In our Meet the Member series, we speak to a range of project professionals about their experiences as a project manager, and their advice for fellow PMs.

Today we chat to Kim Lenox, who works as the Manager Commercial Supply Agreements at the ARTC and is the President of Women in Building and Associated Services (WIBAS).

1. Could you tell us a bit about how you became a project manager and what drew you to the construction industry?

I actually fell into construction a bit by chance more than a decade ago as a contract role in between jobs. I started as a site administrator on Stage 1 of the Newcastle Coal Infrastructure Group site.

I absolutely fell in love with being on site and seeing things get built from the ground up and I haven’t looked back since.

Project management was a natural progression for me as I worked my way through the ranks in industry. It is still something I am passionate about and I use my skills and experience in project management in every role I work in.

2. You’re currently the Manager Commercial Supply Agreements at the ARTC. What does this role entail?

At ARTC I work for the Hunter Valley, which manages and maintains 8,500km of rail network. My role is to provide procurement and commercial support and advice for the Hunter Valley Business Unit, which includes hundreds of contracts and hundreds of millions of dollars’ worth of work at any one time. It’s a fantastic role, as no two days are ever the same, and I am very fortunate to have an incredibly supportive team.

I also volunteer on a number of committees including being the President of Women in Building and Associated Services (WIBAS), the Vice President of the Equal Futures Project, and a Community Representative on the City of Newcastle’s Infrastructure Advisory Committee.

3. Recent research from RMIT University, has found only 25% of early career project managers could see themselves staying in the construction industry beyond their first five years of working there. Why do you think so many young people are leaving the construction industry after such a short time?

That’s an interesting statistic and I think it’s probably for a variety of reasons but let’s face it, construction is hard work. It is long hours and incredibly demanding and if you don’t feel like the benefits outweigh the negatives it might not be for you.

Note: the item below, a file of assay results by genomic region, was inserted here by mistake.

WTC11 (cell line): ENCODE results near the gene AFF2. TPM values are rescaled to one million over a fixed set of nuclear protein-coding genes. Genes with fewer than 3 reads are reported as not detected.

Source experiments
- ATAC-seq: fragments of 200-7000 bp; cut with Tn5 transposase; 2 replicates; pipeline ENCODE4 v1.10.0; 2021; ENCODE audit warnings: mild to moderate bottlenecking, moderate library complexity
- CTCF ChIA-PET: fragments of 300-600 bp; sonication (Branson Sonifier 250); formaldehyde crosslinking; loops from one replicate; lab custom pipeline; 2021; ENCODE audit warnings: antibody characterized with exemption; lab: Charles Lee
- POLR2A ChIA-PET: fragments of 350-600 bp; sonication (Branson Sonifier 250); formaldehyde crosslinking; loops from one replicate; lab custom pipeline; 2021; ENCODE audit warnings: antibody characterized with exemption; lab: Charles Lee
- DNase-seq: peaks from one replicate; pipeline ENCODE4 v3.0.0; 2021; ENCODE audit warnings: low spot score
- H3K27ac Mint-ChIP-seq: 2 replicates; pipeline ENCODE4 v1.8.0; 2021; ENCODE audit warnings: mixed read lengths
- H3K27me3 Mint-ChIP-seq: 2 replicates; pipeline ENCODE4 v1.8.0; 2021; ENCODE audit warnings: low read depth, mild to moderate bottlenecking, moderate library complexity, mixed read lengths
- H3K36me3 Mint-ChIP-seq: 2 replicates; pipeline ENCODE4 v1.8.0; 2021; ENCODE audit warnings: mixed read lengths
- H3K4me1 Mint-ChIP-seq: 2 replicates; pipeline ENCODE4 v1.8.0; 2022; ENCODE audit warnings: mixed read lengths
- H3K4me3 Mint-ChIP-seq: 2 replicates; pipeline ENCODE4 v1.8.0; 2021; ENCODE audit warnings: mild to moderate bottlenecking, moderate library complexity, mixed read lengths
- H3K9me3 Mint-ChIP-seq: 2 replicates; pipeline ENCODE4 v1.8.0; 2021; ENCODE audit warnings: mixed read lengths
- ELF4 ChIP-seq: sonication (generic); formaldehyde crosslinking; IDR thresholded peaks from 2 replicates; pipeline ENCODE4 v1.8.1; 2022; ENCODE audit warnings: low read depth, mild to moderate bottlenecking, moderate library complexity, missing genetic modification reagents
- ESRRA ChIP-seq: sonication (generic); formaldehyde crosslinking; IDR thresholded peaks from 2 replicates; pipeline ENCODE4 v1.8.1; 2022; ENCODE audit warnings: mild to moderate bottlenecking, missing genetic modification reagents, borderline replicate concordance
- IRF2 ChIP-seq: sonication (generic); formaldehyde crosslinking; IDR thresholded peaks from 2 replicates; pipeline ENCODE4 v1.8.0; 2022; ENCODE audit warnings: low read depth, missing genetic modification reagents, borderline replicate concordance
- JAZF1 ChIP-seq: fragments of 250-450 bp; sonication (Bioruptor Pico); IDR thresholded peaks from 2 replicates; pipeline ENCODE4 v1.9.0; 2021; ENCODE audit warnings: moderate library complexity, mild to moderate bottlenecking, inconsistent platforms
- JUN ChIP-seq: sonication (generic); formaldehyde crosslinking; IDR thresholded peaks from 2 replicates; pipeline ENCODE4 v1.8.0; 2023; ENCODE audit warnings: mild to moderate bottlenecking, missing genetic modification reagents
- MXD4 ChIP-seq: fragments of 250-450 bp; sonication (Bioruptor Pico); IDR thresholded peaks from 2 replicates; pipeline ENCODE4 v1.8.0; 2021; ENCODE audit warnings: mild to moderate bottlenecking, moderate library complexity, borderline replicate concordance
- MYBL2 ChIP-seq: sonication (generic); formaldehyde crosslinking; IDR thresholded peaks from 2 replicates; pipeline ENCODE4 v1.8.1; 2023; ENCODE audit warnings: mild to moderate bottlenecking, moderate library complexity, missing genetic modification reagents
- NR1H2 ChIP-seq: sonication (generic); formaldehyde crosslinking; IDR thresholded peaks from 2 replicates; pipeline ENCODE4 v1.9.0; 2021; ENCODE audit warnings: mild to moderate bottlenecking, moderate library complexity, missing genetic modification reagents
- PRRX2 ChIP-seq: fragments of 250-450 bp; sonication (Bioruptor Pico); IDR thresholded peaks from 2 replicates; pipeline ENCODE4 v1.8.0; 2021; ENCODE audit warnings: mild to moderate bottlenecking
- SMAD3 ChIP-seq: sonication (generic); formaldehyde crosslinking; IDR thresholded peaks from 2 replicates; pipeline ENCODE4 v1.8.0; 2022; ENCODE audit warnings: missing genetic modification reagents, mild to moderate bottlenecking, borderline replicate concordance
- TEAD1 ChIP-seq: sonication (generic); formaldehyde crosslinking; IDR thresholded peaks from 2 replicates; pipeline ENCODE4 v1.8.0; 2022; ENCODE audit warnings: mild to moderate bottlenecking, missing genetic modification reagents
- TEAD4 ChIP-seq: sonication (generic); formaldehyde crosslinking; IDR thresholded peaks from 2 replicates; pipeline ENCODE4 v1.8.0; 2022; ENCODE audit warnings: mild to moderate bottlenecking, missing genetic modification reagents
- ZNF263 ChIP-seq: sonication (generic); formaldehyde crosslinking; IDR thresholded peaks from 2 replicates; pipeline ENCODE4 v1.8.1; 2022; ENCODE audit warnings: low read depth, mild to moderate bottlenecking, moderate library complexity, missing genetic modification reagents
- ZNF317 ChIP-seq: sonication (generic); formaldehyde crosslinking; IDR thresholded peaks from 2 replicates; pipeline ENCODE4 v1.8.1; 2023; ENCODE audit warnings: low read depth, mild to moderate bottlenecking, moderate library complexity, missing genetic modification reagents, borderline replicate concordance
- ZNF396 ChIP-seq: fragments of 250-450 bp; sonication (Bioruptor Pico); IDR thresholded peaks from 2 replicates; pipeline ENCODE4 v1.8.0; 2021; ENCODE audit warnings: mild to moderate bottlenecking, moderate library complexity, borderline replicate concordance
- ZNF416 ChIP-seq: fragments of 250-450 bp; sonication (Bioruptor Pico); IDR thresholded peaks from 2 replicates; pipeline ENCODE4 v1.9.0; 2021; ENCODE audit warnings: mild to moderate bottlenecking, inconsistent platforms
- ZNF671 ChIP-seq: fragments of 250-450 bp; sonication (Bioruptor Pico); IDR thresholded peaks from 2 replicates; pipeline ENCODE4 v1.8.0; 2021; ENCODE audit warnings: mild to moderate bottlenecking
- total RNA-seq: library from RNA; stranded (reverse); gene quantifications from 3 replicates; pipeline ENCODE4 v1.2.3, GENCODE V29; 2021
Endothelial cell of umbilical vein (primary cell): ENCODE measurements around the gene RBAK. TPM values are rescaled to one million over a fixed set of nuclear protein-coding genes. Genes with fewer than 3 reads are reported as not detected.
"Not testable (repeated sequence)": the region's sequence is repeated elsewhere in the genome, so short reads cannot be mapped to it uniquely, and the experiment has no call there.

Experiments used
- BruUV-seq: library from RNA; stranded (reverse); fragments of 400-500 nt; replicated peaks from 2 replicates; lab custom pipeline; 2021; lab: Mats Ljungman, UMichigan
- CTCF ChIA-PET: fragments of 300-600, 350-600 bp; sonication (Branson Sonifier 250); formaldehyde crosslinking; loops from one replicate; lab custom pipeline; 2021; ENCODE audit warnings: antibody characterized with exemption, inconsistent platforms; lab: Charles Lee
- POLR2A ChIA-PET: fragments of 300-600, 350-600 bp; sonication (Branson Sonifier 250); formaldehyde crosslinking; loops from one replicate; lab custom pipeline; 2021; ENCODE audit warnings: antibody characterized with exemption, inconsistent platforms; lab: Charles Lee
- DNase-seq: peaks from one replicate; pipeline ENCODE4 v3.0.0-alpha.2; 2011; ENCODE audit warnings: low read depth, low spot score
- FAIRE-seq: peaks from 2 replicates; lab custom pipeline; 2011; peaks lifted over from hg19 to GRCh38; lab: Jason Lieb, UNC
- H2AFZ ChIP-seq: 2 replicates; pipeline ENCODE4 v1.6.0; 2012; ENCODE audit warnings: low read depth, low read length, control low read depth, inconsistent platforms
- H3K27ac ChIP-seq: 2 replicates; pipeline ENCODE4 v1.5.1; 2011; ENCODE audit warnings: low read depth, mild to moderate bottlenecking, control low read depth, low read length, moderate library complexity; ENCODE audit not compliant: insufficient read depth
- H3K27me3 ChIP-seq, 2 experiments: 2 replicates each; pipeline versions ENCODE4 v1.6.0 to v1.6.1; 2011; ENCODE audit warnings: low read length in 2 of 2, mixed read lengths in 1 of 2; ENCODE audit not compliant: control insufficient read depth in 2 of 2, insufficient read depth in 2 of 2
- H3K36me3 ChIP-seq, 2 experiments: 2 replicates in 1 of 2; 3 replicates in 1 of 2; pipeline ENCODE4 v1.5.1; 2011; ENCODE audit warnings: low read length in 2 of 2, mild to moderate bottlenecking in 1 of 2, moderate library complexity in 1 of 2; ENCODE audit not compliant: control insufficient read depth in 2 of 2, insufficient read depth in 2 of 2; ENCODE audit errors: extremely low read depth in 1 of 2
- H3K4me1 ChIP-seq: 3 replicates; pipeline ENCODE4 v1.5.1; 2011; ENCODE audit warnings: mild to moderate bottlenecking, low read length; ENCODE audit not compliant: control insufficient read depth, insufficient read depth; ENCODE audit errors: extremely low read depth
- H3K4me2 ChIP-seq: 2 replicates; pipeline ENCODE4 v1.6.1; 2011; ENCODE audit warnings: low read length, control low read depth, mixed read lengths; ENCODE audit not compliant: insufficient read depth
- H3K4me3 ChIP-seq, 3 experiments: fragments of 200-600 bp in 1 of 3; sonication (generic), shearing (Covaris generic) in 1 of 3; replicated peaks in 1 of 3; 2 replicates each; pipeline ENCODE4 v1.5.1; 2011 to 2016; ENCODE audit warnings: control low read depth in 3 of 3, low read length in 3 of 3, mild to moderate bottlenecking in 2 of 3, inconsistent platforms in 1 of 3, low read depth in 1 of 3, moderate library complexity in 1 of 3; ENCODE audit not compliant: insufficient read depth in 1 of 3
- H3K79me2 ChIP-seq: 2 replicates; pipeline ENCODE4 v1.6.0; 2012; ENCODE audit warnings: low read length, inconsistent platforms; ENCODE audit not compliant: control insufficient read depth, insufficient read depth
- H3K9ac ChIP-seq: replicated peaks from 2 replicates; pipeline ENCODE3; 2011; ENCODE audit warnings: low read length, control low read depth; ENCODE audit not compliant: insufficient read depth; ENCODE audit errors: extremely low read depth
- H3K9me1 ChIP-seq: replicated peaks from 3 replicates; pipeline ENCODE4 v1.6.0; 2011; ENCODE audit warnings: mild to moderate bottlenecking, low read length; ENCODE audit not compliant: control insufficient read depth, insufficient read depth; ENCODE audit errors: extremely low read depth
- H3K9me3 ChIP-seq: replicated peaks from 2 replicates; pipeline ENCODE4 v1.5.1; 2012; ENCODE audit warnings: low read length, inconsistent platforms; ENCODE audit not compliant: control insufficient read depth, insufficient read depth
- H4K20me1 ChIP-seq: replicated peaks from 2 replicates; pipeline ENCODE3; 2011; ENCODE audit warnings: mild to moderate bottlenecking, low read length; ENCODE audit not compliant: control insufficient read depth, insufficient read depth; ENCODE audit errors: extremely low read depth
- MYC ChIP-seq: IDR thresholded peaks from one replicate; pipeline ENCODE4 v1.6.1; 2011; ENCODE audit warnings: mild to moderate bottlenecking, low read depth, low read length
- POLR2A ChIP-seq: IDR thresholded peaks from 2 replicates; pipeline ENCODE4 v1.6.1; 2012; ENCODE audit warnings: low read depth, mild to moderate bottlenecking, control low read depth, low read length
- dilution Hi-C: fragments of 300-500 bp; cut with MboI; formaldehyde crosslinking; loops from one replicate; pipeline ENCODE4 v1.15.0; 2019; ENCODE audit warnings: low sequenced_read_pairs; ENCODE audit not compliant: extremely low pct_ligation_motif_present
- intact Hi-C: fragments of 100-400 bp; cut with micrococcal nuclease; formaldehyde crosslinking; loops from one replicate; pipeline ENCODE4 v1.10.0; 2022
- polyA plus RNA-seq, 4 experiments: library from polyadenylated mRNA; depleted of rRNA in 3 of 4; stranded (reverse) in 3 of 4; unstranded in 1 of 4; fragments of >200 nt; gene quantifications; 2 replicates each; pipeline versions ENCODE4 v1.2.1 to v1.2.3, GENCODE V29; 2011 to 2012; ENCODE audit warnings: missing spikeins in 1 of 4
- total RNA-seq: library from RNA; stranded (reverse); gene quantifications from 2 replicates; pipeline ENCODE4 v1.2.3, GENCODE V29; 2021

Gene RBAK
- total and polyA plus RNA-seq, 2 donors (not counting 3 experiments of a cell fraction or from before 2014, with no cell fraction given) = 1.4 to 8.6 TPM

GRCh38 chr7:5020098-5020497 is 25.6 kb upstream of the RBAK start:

I also think construction has a bad reputation when it comes to work/life balance and flexibility and if you are looking to start a family around that 5 year mark, that probably plays a role in the early exit.

4. As the President of Women in Building and Associated Services, you are clearly passionate about supporting women in their career. What do you see as the current barriers facing women and how can organisations provide better support?

My roles in project management have always been in construction and infrastructure and working in a male dominated industry is a choice for me. It has posed some challenges over the course of my career, but it has also been the catalyst for the work I do in advocacy, mentoring and supporting women which is my passion.

When it comes to women in leadership, during my time, there have not been many senior females in decision making roles and that is a challenge because it’s very hard to model something you can’t see.

I think a significant barrier for women is perception. Often behaviours or styles that may be perceived as dominant or aggressive would be perfectly acceptable from a male equivalent, and possibly even praised. I have often seen ambitious women become a threat to someone senior to them and quickly be pigeonholed in this way. This can be overt but is often part of some unconscious bias.

I think there are some real opportunities within our industry for leaders, CEOs and Boards to become true advocates for women, identifying them for roles or projects that they may not have visibility of through sponsorship, understanding that just because a role is not exactly what they are doing right now doesn’t mean that they can’t do it and supporting their growth and development through personalised professional development plans.

There are also plenty of women who don’t need that kind of support and just need to find the right companies and leaders who can see them for exactly what they can bring to the table.

5. Lastly, what advice would you give to someone looking for a successful career in the construction industry?

The construction industry has so much to offer, the variety of roles, experience and projects available are endless. My advice is to make sure you do your research about the company you want to work for and find a company whose values align with yours.

Connect with people on LinkedIn, find networking events and talk to other people in that company and/or industry and start developing a group of people around you that have diverse experience.

Work hard, be a sponge and learn everything you can from everyone who is prepared to teach you, from the site supervisor to the superintendent. Once you have had a bit of experience and you have identified what you are passionate about, then you can focus in on one particular area.

Continue your education and maintain your professional associations like AIPM, where you can get access to a breadth of information and stay connected with like minded professionals. There’s lots of great things about construction and lots of opportunities for improvement and everybody has the ability to be part of those changes.